View From the Fridge

Ross Konikoff

Ross Konikoff Banner

“As a trumpet player, I can recall a few stand-out moments of inspiration in my formative years. One was listening to Miles Davis perform the most profound solo on the song “My Funny Valentine,” another was watching Maynard Ferguson as he displayed his unmatched strength and range on the horn. Yet another was hearing a symphony orchestra play Mahler’s Fifth in a major concert hall, but none compares to my favorite life-altering experience, one that arrived in the form of a 39-year-old woman named Tempest Storm.”—Ross Konikoff

West Side Stories

 By Ross Konikoff

The inimitable Tempest Storm.

The inimitable Tempest Storm.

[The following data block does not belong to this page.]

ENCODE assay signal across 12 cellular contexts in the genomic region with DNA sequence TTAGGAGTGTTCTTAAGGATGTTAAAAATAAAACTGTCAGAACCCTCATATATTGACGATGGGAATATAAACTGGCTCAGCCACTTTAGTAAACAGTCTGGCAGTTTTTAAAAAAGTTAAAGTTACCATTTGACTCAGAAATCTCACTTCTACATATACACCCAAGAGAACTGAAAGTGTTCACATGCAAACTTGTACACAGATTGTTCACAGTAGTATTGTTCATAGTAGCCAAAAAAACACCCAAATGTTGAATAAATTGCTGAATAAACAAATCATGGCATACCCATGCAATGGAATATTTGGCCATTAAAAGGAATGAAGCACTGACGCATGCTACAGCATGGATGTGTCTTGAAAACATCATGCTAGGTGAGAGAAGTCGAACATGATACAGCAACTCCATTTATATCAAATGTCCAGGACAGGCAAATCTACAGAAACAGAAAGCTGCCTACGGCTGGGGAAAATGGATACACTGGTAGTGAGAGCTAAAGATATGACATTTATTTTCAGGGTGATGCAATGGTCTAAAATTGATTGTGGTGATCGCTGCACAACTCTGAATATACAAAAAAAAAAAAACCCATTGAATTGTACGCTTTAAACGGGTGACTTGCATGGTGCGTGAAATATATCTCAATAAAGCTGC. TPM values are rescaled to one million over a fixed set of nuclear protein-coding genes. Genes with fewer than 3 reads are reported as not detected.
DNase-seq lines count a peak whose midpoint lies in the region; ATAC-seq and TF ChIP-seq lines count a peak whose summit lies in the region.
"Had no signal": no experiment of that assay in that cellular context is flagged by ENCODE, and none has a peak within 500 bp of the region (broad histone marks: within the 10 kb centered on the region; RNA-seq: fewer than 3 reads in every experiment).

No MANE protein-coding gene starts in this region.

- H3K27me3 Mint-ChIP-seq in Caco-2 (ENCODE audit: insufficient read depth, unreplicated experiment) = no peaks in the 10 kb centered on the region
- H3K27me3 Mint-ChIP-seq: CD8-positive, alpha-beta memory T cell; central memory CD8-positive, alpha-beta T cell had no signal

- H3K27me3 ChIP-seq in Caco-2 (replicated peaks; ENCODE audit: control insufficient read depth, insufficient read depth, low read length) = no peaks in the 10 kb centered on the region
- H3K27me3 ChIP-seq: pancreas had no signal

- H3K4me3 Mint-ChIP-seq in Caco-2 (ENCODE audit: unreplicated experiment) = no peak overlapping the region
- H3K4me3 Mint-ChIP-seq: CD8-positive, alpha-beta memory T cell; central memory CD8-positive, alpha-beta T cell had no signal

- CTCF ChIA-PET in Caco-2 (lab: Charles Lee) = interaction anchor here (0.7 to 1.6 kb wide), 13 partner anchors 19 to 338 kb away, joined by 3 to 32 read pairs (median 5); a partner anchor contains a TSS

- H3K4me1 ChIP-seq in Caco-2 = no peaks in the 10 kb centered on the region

Ross Konikoff

MANHATTAN New York—(Weekly Hubris)—January 2018— Should you someday find yourself loitering near the icebox in my kitchen, (and why shouldn’t you?) one glance out my kitchen window might reveal anything from the mundane, say some grizzly old guy in his shorts, standing at the window smoking a cigarette while scratching his fundament, to the magnificent, an example being that young blonde over in 5C treating herself to a sensual shower, her bathroom window flung wide.

As a trumpet player, I can recall a few stand-out moments of inspiration in my formative years. One was listening to Miles Davis perform the most profound solo on the song “My Funny Valentine,” another was watching Maynard Ferguson as he displayed his unmatched strength and range on the horn. Yet another was hearing a symphony orchestra play Mahler’s Fifth in a major concert hall, but none compares to my favorite life-altering experience, one that arrived in the form of a 39-year-old woman named Tempest Storm who, in 1965, stripped naked (save for a twist of cotton over the loins) directly in front of me, 35 times in a row, in fact every time I played a medley of “Harlem Nocturne,”“Night Train,”“So Rare,” and “A Pretty Girl is Like a Melody.”